The primary unit of government among the Cherokee was the town. Each town—perhaps 50 at the time of first European contact—was autonomous. The government of each town was not tied to the government of other towns. These Cherokee towns were loosely affiliated into three groups: (1) the Lower Towns on the headwaters of the Savannah River (including the towns of Keowee and Estatoe), (2) the Middle Towns on the headwaters of the Little Tennessee River (including Etchoe, Stecoe), and (3) the Upper Towns (Overhill and Valley) on the Lower Little Tennessee River and the headwater of the Hiwassee River (including Settico and Tellico).
Each Cherokee village had two governments: a white government which governed when the village was at peace, and a red government which governed during times of war. The white government included the chief who was given the title Beloved Man; the chief’s advisor; counselors from each clan; a council of elders; a speaker; messengers; and ceremonial officers. The red government included the Great War Chief; the Great War Chief’s Second; seven war counselors; a War Woman; the Chief War Speaker; messengers; ceremonial officers; and scouts. The fate of captives and war prisoners was decided by the War Woman.
Among the Cherokee, all were able to participate in the councils. Cherokee society tended to be egalitarian rather than hierarchical. The chiefs had an advisory role and their power lay in their ability to persuade through oratory. According to historian John Finger in his book The Eastern Band of Cherokees 1819-1900: “There were no leaders in the European sense, no king or prince who wielded coercive authority over others.”
After the chiefs spoke, each person had an opportunity to speak. Issues were discussed until consensus was reached. The council did not pass laws nor regulate conduct, but sought to resolve differences and difficulties.
During the first half of the eighteenth century, Cherokee government had to face the challenges of co-existing with intruding English colonists. According to the English worldview, there was only one legitimate form of government: a monarchy in which power was passed down through the paternal line from father to son. The English had a great deal of difficulty in trying to understand the matrilineal system of the Cherokees and other American Indian nations in which each person belonged to the mother’s clan.
The English viewed leadership as coercive—that is, the leader had the right to tell others what to do. The idea of consensus, the basis of Cherokee government, was an alien concept to them. In their dealings with the Cherokee and other Indian nations, the English preferred to impose their own concepts of an authoritative monarchy on Indian nations.
Another point of conflict between the English view of government and the Cherokees was over the role of women. While English women had few rights, Cherokee women were full participants in Cherokee government. Women were important in Cherokee government because of their leadership within the matrilineal clan system. In the war council, women were present and were consulted with regard to strategy. Grace Steele Woodward, in her book The Cherokees, reports: “Custom dictated that an assemblage of war women or Pretty Women be present at every war council. And since the war women had themselves won previous honors in wars and were the mothers of warriors, they played an important role in Cherokee war councils.”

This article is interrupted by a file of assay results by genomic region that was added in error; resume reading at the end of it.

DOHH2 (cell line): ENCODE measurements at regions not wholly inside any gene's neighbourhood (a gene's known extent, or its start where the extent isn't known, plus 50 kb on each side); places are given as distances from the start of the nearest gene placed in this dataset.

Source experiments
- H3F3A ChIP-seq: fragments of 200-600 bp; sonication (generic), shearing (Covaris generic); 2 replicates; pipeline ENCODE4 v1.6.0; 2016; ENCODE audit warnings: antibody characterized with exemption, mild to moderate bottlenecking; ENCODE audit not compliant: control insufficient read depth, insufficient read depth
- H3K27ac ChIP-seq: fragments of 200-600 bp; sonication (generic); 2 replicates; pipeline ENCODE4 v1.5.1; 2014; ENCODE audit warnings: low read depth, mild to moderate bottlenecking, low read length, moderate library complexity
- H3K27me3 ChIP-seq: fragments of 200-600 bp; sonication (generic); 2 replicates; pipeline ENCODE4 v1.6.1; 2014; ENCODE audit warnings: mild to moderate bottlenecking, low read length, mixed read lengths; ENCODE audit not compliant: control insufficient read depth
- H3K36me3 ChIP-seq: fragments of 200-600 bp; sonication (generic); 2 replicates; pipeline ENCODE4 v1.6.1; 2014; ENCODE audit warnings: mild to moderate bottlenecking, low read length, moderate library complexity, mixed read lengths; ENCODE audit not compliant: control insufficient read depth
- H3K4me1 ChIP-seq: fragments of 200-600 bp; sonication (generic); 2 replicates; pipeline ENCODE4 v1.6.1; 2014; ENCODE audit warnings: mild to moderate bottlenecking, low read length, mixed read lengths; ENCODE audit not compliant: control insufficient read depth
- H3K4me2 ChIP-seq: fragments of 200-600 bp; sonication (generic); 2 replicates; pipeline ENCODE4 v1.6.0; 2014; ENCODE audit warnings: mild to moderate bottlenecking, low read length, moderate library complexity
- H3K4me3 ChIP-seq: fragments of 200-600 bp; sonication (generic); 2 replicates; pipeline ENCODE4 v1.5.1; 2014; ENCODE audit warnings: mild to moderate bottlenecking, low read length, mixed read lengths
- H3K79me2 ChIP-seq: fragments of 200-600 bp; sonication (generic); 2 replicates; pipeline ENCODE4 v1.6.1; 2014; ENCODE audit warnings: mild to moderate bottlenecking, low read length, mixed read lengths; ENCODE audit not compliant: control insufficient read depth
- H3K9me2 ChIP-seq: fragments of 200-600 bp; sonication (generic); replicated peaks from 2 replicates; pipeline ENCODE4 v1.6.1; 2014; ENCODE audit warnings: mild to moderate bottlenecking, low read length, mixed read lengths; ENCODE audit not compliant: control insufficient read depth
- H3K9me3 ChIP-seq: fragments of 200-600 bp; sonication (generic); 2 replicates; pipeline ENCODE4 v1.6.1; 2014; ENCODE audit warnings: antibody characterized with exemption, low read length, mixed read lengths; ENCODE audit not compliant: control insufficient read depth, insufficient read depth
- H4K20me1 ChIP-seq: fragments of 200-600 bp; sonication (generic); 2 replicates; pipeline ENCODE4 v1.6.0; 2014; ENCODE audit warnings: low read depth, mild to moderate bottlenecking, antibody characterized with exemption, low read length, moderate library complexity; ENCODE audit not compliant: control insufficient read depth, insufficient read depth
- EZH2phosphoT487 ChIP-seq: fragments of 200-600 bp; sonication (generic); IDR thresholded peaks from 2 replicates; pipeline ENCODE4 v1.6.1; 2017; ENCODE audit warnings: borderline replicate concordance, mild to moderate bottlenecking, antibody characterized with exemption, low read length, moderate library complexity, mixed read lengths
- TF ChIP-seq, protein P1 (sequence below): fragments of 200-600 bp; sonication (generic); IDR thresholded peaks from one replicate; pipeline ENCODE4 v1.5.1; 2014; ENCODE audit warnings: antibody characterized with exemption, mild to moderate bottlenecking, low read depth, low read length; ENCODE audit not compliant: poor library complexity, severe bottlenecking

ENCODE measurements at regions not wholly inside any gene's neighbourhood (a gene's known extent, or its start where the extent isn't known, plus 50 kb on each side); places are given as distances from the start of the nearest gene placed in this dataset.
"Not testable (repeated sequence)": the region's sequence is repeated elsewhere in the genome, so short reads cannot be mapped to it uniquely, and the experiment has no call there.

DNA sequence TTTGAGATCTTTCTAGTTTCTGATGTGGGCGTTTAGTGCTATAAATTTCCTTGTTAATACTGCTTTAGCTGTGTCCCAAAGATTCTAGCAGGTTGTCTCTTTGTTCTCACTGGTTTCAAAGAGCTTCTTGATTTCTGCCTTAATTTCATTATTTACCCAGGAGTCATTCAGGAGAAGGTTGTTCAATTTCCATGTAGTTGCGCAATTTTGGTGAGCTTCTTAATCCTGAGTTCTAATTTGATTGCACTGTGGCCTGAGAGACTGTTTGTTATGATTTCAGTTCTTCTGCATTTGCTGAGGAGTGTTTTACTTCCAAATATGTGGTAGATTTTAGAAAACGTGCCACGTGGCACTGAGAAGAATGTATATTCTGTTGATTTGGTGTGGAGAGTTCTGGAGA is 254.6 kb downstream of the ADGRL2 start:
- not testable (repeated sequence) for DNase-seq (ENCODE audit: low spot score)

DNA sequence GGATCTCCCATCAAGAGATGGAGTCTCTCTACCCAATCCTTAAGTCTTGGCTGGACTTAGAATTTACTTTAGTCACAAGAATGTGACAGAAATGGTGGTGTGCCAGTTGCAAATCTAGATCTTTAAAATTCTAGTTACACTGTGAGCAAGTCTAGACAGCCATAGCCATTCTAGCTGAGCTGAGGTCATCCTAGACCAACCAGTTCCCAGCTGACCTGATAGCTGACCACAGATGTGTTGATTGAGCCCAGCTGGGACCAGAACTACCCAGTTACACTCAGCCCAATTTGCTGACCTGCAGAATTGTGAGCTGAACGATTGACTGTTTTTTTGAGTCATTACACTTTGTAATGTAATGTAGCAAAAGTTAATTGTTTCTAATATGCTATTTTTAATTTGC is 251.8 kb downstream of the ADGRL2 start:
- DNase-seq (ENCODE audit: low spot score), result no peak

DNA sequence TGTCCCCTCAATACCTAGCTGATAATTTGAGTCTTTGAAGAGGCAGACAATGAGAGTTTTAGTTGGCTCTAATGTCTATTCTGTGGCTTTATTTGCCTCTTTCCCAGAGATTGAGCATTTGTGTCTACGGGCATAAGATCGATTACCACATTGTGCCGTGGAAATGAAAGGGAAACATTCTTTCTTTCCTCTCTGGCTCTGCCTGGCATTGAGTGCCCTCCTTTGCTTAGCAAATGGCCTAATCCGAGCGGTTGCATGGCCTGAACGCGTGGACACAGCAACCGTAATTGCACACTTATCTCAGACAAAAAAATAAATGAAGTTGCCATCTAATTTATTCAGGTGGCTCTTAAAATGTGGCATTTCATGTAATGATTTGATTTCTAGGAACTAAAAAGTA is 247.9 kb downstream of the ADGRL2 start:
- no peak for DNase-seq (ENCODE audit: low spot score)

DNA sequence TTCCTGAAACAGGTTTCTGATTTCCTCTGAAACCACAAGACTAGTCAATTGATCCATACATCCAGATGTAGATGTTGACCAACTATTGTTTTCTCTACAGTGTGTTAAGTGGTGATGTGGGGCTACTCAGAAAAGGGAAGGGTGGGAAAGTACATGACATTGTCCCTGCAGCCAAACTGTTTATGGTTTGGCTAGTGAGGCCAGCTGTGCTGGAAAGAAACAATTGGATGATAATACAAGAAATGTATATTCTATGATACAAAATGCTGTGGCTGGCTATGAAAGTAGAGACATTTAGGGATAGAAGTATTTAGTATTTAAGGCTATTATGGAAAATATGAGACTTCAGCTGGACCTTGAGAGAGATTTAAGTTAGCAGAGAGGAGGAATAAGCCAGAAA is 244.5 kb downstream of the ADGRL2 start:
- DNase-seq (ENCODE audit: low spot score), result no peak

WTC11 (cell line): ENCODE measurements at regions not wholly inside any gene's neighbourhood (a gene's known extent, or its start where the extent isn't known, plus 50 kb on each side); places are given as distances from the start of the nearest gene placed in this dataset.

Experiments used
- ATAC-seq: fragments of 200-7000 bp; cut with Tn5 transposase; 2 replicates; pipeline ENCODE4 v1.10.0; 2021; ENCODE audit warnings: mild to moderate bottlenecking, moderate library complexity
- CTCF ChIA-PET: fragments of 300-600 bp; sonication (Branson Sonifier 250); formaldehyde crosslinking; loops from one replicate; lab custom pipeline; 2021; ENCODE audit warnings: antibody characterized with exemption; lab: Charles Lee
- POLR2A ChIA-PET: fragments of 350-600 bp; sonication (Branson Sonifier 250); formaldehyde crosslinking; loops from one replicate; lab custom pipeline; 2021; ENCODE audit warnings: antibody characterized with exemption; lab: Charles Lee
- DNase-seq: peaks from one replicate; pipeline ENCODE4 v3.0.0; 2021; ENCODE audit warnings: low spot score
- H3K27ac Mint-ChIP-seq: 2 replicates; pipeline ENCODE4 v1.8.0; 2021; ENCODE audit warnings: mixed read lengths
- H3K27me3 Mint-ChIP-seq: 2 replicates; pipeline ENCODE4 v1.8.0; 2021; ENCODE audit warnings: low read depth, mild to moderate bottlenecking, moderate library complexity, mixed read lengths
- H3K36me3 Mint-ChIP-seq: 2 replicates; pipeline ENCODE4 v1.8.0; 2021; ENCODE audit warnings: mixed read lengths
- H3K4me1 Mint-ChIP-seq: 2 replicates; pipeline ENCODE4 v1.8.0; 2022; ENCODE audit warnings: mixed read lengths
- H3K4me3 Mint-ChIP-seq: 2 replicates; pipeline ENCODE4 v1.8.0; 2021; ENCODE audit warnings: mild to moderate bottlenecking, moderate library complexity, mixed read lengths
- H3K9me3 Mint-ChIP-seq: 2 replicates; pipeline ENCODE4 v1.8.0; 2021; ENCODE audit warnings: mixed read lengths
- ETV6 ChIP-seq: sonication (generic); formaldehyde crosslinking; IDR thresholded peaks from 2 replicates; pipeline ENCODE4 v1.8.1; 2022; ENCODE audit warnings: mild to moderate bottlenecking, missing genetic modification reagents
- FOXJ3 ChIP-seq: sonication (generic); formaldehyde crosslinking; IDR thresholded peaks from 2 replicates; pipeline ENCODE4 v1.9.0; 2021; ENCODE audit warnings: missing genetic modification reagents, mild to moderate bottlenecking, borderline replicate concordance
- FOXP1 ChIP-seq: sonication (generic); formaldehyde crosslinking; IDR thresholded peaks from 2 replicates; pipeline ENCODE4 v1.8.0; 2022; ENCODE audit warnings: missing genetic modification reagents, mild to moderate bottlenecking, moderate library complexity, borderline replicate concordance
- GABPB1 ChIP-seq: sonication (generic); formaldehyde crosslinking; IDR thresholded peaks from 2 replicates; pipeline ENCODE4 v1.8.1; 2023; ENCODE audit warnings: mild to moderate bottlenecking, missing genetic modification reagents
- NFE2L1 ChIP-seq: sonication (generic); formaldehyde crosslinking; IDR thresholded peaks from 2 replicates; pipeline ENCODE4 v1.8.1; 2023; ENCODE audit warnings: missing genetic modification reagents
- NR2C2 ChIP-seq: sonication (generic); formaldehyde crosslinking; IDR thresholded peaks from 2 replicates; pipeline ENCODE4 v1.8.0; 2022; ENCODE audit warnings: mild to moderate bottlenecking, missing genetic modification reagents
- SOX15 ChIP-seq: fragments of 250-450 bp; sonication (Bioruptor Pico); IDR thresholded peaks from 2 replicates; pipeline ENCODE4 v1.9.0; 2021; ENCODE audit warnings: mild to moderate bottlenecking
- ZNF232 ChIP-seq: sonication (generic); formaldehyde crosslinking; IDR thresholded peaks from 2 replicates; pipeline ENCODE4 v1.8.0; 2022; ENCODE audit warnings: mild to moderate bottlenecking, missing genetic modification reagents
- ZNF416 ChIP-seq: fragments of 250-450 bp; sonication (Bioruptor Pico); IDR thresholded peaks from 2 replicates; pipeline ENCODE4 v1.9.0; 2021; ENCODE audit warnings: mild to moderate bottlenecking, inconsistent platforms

Initially, the English sought to establish a trading relationship with the Cherokees. In 1673, Virginia trader Abraham Wood sent James Needham and Gabriel Arthur out from Fort Henry to establish trade with the Cherokee at their capital of Chota. The English colony was in need of Cherokee furs, hides, beeswax, and bears’ oil for export to England.
In 1684, the formal government-to-government relationship between the Cherokees and the English was established with a formal treaty between the English and the Cherokee towns of Toxawa and Keowa.
At a meeting with the leaders from 37 Cherokee towns in 1721, the British governor, being more comfortable with a single leader, simply appointed Wrosetasatow (Mankiller or Outacite) as the supreme chief or “king” of the Cherokee. The English felt that it would be easier to deal with only one chief to fix the boundaries between the Cherokee nation and the European settlements.
With a common danger from the English settlers, the Cherokee villages came together to elect a principal chief to represent all of the villages in 1721. The concept of Cherokee nationality as opposed to village autonomy began to emerge. According to historian Marion Starkey in The Cherokee Nation: “The Cherokees, a reasonable people, willing to learn from their enemies, found this innovation of practical value and did not discard it.”
At this time, it was estimated that the Cherokees were living in 53 towns which ranged in population from 62 to 622. The total Cherokee population was estimated at 10,434.